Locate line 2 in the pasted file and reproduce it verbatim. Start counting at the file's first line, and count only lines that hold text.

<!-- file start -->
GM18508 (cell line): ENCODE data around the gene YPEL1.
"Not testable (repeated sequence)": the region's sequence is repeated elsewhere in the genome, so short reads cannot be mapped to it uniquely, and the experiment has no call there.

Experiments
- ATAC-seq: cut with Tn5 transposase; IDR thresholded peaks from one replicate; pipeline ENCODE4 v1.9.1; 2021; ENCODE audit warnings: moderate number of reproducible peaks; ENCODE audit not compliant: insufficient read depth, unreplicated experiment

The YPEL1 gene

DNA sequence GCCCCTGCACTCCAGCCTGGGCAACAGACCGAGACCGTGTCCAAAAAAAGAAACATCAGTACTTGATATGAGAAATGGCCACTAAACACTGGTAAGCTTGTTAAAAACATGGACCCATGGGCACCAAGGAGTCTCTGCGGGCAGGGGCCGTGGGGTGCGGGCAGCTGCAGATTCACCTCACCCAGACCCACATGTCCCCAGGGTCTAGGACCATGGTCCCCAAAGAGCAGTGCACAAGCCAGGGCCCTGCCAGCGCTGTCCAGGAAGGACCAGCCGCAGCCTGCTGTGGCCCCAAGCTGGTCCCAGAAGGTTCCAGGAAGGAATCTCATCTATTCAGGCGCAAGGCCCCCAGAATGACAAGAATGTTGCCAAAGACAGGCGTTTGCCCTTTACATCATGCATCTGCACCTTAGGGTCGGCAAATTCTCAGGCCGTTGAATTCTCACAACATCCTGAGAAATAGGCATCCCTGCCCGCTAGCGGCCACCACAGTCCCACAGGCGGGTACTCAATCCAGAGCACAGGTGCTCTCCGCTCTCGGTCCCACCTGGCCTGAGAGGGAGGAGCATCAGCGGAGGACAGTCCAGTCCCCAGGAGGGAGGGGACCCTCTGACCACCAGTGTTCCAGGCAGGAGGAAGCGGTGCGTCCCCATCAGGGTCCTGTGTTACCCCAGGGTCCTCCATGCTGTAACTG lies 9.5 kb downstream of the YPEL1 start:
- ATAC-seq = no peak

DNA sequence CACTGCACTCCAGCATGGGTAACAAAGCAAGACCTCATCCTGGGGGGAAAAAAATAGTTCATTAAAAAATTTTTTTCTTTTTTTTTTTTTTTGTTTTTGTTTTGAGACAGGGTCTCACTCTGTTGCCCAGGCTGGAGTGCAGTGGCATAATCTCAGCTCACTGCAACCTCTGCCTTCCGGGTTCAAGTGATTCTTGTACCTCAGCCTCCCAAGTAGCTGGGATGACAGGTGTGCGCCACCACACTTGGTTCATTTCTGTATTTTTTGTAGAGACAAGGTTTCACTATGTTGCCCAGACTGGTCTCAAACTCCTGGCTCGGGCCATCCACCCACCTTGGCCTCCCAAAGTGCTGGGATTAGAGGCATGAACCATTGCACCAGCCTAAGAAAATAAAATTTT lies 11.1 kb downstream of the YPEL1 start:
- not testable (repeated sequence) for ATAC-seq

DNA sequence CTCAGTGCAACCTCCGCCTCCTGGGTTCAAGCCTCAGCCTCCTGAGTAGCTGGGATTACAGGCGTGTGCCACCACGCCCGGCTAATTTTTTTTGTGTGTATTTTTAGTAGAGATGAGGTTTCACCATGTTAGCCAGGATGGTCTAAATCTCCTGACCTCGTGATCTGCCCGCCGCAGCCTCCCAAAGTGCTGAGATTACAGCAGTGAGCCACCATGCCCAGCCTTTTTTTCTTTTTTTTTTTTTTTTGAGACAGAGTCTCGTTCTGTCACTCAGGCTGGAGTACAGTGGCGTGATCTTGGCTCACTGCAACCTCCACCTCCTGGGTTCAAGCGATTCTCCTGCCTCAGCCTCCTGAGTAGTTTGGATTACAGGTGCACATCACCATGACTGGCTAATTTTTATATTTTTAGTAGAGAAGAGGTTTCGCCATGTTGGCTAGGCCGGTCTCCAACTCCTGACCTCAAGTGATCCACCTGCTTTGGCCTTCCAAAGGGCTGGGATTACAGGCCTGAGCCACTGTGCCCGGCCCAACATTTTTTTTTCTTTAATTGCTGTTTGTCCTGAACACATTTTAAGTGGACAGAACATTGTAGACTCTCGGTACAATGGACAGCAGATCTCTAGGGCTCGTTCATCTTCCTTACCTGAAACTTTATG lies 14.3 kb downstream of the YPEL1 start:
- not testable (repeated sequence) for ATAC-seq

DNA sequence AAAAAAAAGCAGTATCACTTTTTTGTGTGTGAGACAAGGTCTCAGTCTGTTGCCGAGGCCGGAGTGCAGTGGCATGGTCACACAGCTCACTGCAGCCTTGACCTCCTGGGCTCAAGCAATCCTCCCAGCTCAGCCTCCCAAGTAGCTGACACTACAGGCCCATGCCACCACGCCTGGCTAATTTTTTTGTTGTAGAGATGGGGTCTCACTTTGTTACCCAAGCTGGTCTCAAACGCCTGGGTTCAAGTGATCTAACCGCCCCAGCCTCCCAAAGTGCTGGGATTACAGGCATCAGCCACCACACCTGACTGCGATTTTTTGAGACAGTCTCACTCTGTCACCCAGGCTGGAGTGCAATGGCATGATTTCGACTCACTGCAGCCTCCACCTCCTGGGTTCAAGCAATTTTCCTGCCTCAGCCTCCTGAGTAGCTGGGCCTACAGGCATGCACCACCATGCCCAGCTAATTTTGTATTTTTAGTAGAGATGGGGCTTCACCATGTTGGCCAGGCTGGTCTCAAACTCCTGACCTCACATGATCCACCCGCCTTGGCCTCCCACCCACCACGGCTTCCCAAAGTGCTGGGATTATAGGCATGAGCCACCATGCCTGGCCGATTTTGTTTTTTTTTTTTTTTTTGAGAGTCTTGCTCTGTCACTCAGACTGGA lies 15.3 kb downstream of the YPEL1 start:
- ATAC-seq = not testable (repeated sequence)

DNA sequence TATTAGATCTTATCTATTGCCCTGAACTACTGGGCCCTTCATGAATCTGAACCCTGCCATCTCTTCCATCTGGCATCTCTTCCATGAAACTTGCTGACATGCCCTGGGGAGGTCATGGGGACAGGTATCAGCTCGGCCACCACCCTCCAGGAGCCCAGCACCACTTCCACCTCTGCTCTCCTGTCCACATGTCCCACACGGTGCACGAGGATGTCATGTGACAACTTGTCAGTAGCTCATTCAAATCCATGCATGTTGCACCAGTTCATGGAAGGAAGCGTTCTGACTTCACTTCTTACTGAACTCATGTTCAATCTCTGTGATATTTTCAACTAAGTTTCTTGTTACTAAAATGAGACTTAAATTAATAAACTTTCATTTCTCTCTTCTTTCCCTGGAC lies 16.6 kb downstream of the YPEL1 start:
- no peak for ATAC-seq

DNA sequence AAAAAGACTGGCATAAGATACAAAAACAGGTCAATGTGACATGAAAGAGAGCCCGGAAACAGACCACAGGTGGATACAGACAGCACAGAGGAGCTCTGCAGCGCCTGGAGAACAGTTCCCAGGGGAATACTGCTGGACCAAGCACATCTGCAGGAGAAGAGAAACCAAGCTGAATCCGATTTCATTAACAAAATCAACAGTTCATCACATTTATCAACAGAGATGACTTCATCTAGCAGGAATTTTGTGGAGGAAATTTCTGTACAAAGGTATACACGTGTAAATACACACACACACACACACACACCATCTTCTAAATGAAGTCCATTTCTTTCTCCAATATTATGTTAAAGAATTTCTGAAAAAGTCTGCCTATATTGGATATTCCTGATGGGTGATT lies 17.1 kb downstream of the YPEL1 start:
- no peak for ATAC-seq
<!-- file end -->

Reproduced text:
"Not testable (repeated sequence)": the region's sequence is repeated elsewhere in the genome, so short reads cannot be mapped to it uniquely, and the experiment has no call there.